diesel hp VS electric hp

About powering boats with electricity

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S.D.G.
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Re: diesel hp VS electric hp-LINKS

Postby S.D.G. » Tue Jan 05, 2010 4:18 pm

Interesting topics. Would also like to do a electric / outboard lower conversion in the future. Have a good link here. Seems to be the two HOME pages before it got into the ETEK PROJECT posted above.
http://www.mindspring.com/~jimkerr1/sebc&t.htm Some mentions to GLEN-L stuff on the front page.? .Believe electric HP rating lower than the same liquid HP engine. . My brother -in-law has just finsihed his 2nd electric truck conversion in Winter Haven ,Fla & will give the link to his stuff for deeper reading.
http://evprogress.org/ . ENJOY
..Chattanooga Tenn river Gorge area.
......... http://www.SplitDeckGuideboats.webs.com

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galamb
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Re: diesel hp VS electric hp

Postby galamb » Wed Jan 06, 2010 10:53 am

I can see where the 2.5 factor came in with regards to electric motors in trying to determine the true horsepower.

Take a look at an air compressor. You will often see things on the tag like 2 horsepower peak or running, yet you look and it's powered by a 3/4 horse motor.

So is the motor producing the "equivalent" of 2 horsepower? Obviously by some description.

Small electric "marine" motors are usually rated by "thrust" rather than horsepower which further confuses things when trying to directly compare to a gas/diesel engine since thrust can not be directly converted to horsepower.

And while my math skills suck I believe horsepower is actually a linear measurement based on motion - the time it takes an object of a given weight to move a given distance = horsepower.

So by the purest definition, a jet engine, producing 40,000 pounds of thrust, but on a plane with the brakes locked (no forward motion just prior to takeoff) is producing ZERO horsepower. Yet as soon as that plane lifts off, while the engine is still only producing 40,000 pounds of thrust, we could then say it was producing 28,000 horsepower (or whatever the formula kicked out) - and the "horsepower" if plotted would be on an ascending line, as ground speed increased, while the torque line would be relatively flat.

While Zero horses is technically true, that sounds rediculous so "factors" have been created to try and give that scenario a value which can be more easily understood by the average person. In some cases, "horsepower" is just not measurement that should be used in trying to determine "what size or how much".

I believe the same type of theory has been applied to electric motors when trying to compare them to more common methods of marine propulsion...
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electric tug
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Re: diesel hp VS electric hp

Postby electric tug » Thu Feb 11, 2010 10:32 am

i have to agree with whoever said that the shaft hp might be the same as the rated hp on an elecric motor. I have done some research on this and because the torque is generally higher on a electric engine, this translated into more work and thus more efficency and therefore more hp. so the math of 2 point something per 1 hp ratio electric to combustion eniges(sorry forget the exact quote that was presented)- is probably pretty acurate- just to give an example:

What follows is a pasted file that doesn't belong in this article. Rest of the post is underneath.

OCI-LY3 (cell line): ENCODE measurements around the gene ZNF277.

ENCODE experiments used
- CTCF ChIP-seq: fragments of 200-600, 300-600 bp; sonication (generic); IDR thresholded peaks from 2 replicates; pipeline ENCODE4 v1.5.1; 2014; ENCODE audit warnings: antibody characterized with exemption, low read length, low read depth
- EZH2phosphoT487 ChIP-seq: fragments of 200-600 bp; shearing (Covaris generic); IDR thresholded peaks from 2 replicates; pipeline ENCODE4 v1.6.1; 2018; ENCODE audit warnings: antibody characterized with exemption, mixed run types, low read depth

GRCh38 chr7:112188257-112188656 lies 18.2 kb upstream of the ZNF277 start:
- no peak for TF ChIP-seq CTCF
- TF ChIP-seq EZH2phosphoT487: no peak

if you look at the older diesels say prior to 1960. the hp was rated a lot less on those engines- but the engines produced much more torque than todays diesels. a lister ha3 put out 36-37 hp..but it had the power of a modern 100 hp engine. so the ratings were definitley different. and as someone mentioned its a marketing ploy gto say the bhp rather than the shp of a combustion engine.

The old fairbanks/morse diesels at 120 hp would outperform any 120 hp diesel today and of course they weighted 6 tons and were made to last forever- this comes from steam days when 1 hp was really 1 HORSES ability to pull something. tell me that a 1 hp briggs and stratton engine will do the same pulling power that a clydesdale could? perhaps geared to like 100:1 ratio?!
im sure you can see where i am going here...anyway electric engines are rated at lower kw's for comparable gas or modern diesel engines to do the same work. btw the formula to convert kw's to hp is 1.34 x hp- which explains why electric engines are measured more often in kw's!

jcallends
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Re: diesel hp VS electric hp

Postby jcallends » Fri Feb 12, 2010 7:21 am

HP rating for electric motors is always at max operating speed not necessarily max speed, same is true for internal combustion engines. Electric motors do not necessarily have high torque at low speed, some have very low torque at low speeds, It's all about how they are wound.

stre
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Re: diesel hp VS electric hp

Postby stre » Fri Aug 03, 2018 10:36 pm

Solar power is the best for electricity


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